Startups are always anxious to know if their investors can provide follow-on funding. The good news is, corporate investors a putting aside good reserves for this.
One of the big concerns for startups is whether their investors will participate in follow-on funding rounds after making the initial investment. Especially now, when investment capital has grown harder to find, startups like to know that they can tap their backers for funds down the road if they need to.
The big question has been whether corporate investors are likely to honour the same follow-on commitments that a financial investor might make. The answers from our recent poll on this indicate that yes, a majority of corporate investors are certainly putting aside the reserve firepower to do this.
Only around 13% of poll respondents told us that they didn’t reserve anything for follow-ons. Another 22.5% said they reserved less than 10% of their fund.
But on the flipside, 22.5% said that they reserved between 41% and 50% of their fund for follow-on, with a further 13% reserving more than half of the fund for this. Add to that the 16% who told us that they reserve between 31% and 40% of the fund, that makes more than half of respondents reserving 30% or more.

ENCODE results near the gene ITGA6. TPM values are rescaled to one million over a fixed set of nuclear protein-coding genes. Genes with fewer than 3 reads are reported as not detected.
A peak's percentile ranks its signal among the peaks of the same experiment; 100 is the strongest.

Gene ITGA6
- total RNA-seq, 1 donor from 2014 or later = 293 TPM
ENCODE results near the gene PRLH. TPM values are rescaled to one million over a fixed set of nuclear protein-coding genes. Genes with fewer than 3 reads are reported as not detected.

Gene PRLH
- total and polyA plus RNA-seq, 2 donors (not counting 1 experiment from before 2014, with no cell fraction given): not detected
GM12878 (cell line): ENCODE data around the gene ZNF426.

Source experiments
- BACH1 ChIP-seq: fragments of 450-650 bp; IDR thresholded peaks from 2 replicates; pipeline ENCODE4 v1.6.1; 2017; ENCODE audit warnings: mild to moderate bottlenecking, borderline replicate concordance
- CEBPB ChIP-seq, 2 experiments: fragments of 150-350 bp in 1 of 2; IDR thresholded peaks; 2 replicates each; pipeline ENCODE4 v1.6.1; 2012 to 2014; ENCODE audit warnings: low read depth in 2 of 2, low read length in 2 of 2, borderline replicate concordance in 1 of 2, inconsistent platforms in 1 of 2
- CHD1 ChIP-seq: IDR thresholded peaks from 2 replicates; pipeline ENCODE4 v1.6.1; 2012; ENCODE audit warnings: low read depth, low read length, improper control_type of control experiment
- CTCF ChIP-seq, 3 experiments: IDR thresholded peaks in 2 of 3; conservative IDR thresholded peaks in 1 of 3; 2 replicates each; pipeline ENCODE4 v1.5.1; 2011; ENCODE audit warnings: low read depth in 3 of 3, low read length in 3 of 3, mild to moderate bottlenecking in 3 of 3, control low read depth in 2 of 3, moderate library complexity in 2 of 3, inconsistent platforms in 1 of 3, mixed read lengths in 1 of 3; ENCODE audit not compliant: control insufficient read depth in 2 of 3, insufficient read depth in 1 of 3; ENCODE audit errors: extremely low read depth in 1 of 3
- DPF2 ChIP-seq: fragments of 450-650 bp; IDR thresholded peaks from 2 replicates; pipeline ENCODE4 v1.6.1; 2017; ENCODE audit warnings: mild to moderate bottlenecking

Is reserving a third or more of the fund enough? We’d love to hear corporate investors’ thoughts on what the prudent amount is. But a third or more appears to be the common practice.
This is one of the questions from our annual benchmarking survey, which we put together in order to give the corporate venturing community an idea of what the norms are for the industry. We would love it if you would take part and fill out the survey, so we can make sure that we really are capturing the complete data. Respondents will all get a copy of the benchmarking report when it is published in January.